In the past, AT&T Wireless CEO Ralph de la Vega said its LTE handsets will perform better than Verizon’s because of the way Verizon deployed its LTE network. His theory sounded reasonable, but I was skeptical as I know how CEO’s like to talk up their technology and put down their competitors. According to an interesting article on LTE from ExtremeTech’s Neal Gompa, de la Vega’s claims may be more than idle words.
Gompa’s article is primarily about LTE, but he talks about Verizon’s LTE deployment and some of the problems the carrier will encounter because it uses CDMA as its 3G technology. One problem is battery life. Verizon’s LTE phones consume power at an alarming rate because the handset has two internal radios and must connect simultaneously to LTE for data and to CDMA for voice calling and text messages. This dual-more operation drains a battery at a rate faster than LTE or EV-DO does alone.
Gompa also points out that Verizon’s link between EV-DO and LTE is fragile. This tenuous connection forces a Verizon LTE handset to jump back and forth between LTE and EV-DO; this frequent switching degrades performance and further drains the battery. This fragile link also means the network is less reliable. We’ve seen this instability lately as Verizon has suffered through three widespread outages this month alone.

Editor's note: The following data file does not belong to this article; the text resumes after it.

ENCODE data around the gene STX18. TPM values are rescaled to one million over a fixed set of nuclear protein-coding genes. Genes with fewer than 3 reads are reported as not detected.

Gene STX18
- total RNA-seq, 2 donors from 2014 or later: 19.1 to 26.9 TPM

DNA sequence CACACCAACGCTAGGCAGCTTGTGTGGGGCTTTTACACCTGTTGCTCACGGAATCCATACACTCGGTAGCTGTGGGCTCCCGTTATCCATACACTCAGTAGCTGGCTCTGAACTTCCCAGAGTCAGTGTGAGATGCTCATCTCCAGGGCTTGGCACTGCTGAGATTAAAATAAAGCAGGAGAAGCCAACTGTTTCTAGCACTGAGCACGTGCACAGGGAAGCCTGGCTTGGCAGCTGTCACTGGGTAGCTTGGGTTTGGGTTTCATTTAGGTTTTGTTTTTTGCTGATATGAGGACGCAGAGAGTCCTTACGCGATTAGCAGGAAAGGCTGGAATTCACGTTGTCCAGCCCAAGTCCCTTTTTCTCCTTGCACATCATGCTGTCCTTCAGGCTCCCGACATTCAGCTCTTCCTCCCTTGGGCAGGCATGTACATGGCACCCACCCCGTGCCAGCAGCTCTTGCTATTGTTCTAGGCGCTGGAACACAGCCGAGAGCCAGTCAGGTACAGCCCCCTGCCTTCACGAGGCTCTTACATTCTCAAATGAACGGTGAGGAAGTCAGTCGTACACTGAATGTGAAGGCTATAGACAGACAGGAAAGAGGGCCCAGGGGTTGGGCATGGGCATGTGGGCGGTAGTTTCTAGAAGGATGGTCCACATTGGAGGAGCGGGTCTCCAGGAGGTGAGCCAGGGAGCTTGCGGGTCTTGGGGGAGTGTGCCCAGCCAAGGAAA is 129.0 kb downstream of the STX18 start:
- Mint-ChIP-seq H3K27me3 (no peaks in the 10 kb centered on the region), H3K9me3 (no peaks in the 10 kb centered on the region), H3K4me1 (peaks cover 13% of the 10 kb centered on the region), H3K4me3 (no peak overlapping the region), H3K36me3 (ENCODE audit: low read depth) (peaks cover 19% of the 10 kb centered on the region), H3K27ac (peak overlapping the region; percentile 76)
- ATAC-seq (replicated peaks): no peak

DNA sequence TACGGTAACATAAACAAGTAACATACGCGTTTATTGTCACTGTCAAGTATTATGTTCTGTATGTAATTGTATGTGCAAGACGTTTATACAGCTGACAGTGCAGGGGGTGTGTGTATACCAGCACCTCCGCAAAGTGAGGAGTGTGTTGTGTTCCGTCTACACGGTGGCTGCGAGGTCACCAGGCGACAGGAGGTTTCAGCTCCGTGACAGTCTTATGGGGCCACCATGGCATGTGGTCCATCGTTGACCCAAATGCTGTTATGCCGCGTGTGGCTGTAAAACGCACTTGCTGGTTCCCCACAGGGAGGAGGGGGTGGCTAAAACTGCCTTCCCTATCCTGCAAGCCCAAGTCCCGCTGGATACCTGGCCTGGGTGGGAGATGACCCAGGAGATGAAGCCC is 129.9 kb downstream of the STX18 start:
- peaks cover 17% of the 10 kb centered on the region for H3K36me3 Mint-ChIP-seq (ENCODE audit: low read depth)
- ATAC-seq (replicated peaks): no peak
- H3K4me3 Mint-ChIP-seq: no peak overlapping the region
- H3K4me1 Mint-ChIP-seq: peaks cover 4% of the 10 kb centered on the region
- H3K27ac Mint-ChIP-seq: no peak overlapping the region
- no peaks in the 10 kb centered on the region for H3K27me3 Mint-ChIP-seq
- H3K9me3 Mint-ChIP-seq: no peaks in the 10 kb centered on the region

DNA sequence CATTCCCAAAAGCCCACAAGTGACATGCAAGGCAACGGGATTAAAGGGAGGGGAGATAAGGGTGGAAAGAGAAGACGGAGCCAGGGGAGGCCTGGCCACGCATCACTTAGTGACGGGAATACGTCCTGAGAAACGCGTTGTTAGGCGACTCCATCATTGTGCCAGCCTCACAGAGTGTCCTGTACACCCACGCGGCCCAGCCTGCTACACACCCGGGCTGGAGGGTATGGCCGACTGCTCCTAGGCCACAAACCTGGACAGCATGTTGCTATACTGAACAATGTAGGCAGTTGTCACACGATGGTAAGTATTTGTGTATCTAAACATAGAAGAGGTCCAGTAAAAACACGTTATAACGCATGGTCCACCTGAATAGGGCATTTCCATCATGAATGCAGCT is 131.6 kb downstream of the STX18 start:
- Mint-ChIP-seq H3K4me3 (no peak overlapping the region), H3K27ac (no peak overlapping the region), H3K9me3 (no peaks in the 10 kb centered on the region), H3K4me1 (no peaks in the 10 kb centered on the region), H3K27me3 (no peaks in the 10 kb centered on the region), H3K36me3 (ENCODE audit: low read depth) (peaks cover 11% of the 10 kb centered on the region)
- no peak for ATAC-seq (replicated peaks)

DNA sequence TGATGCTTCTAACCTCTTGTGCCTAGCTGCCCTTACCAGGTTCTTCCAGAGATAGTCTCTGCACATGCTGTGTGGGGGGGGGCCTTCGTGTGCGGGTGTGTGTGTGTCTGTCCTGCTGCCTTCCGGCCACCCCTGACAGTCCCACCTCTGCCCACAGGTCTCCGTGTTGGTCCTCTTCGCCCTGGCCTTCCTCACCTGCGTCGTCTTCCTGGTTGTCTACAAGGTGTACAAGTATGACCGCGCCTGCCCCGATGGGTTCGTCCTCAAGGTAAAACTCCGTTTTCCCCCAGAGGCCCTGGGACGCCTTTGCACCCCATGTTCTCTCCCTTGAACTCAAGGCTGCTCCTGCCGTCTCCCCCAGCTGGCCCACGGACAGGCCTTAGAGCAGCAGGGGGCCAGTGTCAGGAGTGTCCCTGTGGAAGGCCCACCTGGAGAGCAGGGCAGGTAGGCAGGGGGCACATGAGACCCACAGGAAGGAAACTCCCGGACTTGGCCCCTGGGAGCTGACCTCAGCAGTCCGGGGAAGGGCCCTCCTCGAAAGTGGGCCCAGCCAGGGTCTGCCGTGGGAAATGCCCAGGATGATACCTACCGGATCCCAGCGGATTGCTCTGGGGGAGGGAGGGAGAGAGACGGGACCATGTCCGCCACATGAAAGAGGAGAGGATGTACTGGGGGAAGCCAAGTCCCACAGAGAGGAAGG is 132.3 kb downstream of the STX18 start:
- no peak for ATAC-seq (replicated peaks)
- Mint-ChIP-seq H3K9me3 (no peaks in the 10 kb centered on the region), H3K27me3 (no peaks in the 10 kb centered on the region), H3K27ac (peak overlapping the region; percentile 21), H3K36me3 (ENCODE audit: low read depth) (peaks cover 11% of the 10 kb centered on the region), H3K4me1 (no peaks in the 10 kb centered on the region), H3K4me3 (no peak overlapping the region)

Unfortunately, this isn’t a problem only Verizon will face. The difficulty of bridging a CDMA network with an LTE network will also affect other CDMA carriers like Sprint, US Cellular and MetroPCS. Sprint hasn’t flicked the LTE switch yet, but it is in the process of transitioning from WiMAX to LTE. The carrier expects to sell its first LTE devices in mid-2012 and will make a big push with LTE in 2013.
US Cellular is a smaller carrier and is preparing to sell LTE devices in early 2012. It, too, should blanket most of its customers with LTE by 2013. MetroPCS was the first carrier in the US to sell an LTE phone, and it’s slowly rolling out LTE on its small, but expanding network. It will be interesting to see if these other CDMA carriers will experience the same growing pains as Verizon.
AT&T, however, is less likely to deal with this instability because the link between LTE and UMTS is comparatively robust. Handsets fallback to UMTS much more easily and more reliably than they do to EV-DO. As a result, handset battery life may be better on AT&T and the network may suffer less frequent outages. The carrier is still in the early stages of rolling out their LTE network, and thus far, everything is progressing smoothly. We will have to wait and see how AT&T’s network holds up as demand for its LTE service increases and its network is put to the test.